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Religious belief or ideology does not provide the right to discriminate or harm others.

February 21, 2024

Human Rights

Universal Human Rights Apply to All People, Faiths, and Nations

Over the course of world history, and in some cases even today, faith is used as a pretext for violence or discrimination. Such pretexts have no merit and should be firmly repudiated by all faiths, organizations, and individuals of conscience.

The Universal Declaration of Human Rights, to which United Nations members are signatory and which is “generally agreed to be the foundation of international human rights law,” declares:

  • “Everyone is entitled to all the rights and freedoms set forth in this Declaration, without distinction of any kind, such as race, colour, sex, language, religion, political or other opinion, national or social origin, property, birth or other status. Furthermore, no distinction shall be made on the basis of the political, jurisdictional or international status of the country or territory to which a person belongs, whether it be independent, trust, non-self-governing or under any other limitation of sovereignty.” United Nations Universal Declaration of Human Rights, Article 2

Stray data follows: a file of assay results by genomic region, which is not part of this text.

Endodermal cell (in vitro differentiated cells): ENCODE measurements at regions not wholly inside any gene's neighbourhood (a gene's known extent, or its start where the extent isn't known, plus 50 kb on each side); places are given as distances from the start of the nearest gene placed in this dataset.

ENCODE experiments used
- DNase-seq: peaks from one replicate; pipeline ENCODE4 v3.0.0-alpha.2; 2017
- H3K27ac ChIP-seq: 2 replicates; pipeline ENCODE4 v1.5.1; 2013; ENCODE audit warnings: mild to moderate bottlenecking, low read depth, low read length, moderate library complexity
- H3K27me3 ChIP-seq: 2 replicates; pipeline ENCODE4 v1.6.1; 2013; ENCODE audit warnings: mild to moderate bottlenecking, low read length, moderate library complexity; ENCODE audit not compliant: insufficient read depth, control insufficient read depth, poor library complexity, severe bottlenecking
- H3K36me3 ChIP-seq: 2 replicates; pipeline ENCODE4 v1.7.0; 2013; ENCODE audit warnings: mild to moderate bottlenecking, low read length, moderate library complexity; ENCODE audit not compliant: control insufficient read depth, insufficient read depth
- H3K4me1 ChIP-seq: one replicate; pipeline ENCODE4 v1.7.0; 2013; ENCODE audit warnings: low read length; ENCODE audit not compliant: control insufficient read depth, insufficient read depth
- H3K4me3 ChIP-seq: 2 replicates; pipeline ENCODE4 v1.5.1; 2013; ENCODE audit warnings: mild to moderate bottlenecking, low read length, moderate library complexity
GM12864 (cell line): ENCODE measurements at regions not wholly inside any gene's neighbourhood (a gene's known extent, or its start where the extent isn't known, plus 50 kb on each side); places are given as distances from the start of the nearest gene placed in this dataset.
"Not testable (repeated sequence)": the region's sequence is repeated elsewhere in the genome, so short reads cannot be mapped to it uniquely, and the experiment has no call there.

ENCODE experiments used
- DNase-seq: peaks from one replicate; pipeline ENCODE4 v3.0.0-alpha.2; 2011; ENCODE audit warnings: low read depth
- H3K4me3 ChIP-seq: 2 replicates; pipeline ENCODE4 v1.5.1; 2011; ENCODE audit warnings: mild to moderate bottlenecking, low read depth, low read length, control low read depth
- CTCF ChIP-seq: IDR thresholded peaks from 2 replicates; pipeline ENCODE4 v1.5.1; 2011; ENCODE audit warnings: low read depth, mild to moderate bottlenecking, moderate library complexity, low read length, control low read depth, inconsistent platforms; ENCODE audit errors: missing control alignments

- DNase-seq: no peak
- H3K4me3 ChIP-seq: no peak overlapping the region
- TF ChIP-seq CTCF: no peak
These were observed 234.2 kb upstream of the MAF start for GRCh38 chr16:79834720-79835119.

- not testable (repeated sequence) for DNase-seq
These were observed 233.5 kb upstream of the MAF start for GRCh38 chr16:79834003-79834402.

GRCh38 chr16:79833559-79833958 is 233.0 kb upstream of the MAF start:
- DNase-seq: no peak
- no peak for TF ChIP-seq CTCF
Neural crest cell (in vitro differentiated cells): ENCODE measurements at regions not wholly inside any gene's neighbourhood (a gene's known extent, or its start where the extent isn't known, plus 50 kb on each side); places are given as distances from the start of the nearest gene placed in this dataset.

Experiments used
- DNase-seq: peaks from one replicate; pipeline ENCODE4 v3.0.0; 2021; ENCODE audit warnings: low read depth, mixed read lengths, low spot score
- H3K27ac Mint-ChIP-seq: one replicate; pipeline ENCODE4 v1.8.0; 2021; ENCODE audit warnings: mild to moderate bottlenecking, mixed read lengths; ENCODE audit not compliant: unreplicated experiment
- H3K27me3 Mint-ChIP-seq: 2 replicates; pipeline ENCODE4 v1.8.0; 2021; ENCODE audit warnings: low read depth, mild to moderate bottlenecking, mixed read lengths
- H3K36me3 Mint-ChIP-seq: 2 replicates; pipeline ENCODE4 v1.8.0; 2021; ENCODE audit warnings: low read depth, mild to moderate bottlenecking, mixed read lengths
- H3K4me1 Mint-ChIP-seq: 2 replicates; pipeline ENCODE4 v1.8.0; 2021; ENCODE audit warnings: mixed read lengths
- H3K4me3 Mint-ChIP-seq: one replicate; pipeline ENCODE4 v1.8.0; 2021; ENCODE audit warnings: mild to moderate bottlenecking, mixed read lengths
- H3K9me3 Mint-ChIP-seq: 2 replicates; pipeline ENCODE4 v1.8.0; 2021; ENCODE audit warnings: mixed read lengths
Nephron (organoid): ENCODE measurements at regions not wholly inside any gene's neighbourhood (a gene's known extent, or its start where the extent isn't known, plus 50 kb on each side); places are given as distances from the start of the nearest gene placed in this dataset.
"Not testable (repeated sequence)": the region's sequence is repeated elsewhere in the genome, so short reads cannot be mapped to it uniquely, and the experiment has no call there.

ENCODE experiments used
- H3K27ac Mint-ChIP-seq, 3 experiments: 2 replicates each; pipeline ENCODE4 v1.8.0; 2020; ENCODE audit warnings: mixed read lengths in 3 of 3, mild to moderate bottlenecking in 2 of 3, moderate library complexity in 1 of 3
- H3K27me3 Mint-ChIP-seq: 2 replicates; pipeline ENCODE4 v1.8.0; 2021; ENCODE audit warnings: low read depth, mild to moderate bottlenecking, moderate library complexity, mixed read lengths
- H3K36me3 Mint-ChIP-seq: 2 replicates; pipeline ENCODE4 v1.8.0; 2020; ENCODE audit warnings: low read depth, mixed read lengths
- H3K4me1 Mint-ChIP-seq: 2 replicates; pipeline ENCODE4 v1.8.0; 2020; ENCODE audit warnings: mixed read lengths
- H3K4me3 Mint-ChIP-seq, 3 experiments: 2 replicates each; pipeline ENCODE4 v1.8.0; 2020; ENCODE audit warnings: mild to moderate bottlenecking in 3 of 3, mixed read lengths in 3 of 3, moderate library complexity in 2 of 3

The U.S. Supreme Court has consistently held that religious freedom does not permit harm against others.  United Nations special rapporteur on religion and belief Ahmeed Shaheed noted that “the right to freedom of religion protects individuals and not religions as such.” He stated that there is no basis for the claim that “religious beliefs can be invoked as a legitimate ‘justification’ for violence or discrimination,” and that all states must outlaw such conduct.


1. London, Emily, and Maggie Siddiqi. "Religious Liberty Should Do No Harm."  American Progress, April 11, 2019.

2. Scaffidi, Elizabeth. "Use of religious beliefs to justify rights violations must be outlawed, says UN expert." UN News, March 2, 2020.

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